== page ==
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previous rails 4 I had in a model

class User < ActiveRecord::Base
  attr_accessible :name, :email, :password, :password_confirmation


But now strong_parameters replaced the protected_attributes so I comment it and use permit.

Now I discovered that I can access attribute without permitting it.

In rails c I manage to do this:

2.0.0p247 :002 > "1")
 => #<User id: nil, name: nil, email: nil, created_at: nil, updated_at: nil, password_digest: nil, remember_token: nil, admin: true> 

2.0.0p247 :016 >   user = 'Nir', email: '', password: 'foobar', password_confirmation: 'foobar', admin: "1")
 => #<User id: nil, name: "Nir", email: "", created_at: nil, updated_at: nil, password_digest: "$2a$10$xVnY8ydd5SoaLVipK5j4Del40FrOmu4bKypGjBEwvms7...", remember_token: nil, admin: true>

When obviously I should not be able to set and change the admin attribute. Only user.toggle(:admin) should be able to.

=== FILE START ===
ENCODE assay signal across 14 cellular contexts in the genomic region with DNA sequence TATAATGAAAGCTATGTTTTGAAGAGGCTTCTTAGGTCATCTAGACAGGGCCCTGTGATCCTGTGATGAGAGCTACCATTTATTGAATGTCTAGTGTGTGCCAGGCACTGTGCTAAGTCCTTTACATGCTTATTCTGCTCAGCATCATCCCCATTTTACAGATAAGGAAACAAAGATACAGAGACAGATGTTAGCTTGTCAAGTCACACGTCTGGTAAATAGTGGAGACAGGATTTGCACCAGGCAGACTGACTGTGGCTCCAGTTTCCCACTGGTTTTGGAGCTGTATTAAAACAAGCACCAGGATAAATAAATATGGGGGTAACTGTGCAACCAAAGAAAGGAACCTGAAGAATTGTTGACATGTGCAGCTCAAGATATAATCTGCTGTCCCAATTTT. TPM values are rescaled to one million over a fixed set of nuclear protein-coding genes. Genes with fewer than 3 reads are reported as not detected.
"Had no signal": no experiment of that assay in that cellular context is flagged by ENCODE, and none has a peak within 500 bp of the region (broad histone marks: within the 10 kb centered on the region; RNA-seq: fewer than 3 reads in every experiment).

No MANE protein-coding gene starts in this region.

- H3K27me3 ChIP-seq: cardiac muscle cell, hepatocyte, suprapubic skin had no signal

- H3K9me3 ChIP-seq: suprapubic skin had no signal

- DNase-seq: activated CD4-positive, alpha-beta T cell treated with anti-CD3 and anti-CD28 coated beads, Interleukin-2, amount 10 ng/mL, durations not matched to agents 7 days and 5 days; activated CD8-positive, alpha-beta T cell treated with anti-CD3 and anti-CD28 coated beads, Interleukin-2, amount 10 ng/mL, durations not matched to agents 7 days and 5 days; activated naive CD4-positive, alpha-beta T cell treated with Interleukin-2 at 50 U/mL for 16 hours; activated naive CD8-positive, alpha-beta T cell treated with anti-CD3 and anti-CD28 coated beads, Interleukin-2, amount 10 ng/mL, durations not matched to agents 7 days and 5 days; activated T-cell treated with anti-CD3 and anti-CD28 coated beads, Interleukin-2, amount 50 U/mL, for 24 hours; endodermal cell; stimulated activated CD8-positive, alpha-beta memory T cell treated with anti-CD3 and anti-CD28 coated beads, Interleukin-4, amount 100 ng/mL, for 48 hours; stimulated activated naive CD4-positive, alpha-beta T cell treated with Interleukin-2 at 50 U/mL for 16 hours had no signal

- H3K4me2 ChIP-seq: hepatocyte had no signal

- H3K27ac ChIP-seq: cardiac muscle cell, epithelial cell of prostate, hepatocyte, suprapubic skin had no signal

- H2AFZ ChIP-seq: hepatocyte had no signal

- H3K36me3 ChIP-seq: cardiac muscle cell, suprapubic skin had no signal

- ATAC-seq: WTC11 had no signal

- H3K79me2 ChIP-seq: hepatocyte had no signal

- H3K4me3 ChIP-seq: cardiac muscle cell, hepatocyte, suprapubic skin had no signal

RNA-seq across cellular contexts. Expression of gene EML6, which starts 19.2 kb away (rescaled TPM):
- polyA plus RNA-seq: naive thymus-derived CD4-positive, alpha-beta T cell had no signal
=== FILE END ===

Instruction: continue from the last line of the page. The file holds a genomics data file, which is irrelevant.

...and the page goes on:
So what am I not understanding or should do right. And how to make this test pass:

  describe "accessible attributes" do
    it "should not have allow access to admin" do
      expect do "1") raise_error(ActiveModel::MassAssignmentSecurity::Error)
share|improve this question
up vote 1 down vote accepted

To prevent a user from setting the admin property, you should not add it as a parameter of the permit method.

params.require(:user).permit(:name, :whatever_else_you_allow)

Keywords in this are: params (it deals with parameters) and permit (you tell rails which properties to allow for).

Strong Parameters will make Action Controller parameters forbidden to be used in Active Model mass assignment until they have been whitelisted. In your test however, you set the property directly on the model. Nothing prevents you from doing that.

share|improve this answer
I have and use permit without admin. Should that be enough? Is there a way to prevent setting the property directly? If so do I need to use it? – nir Jul 14 '13 at 8:14
This is enough yes. – Christian-G Jul 14 '13 at 17:10

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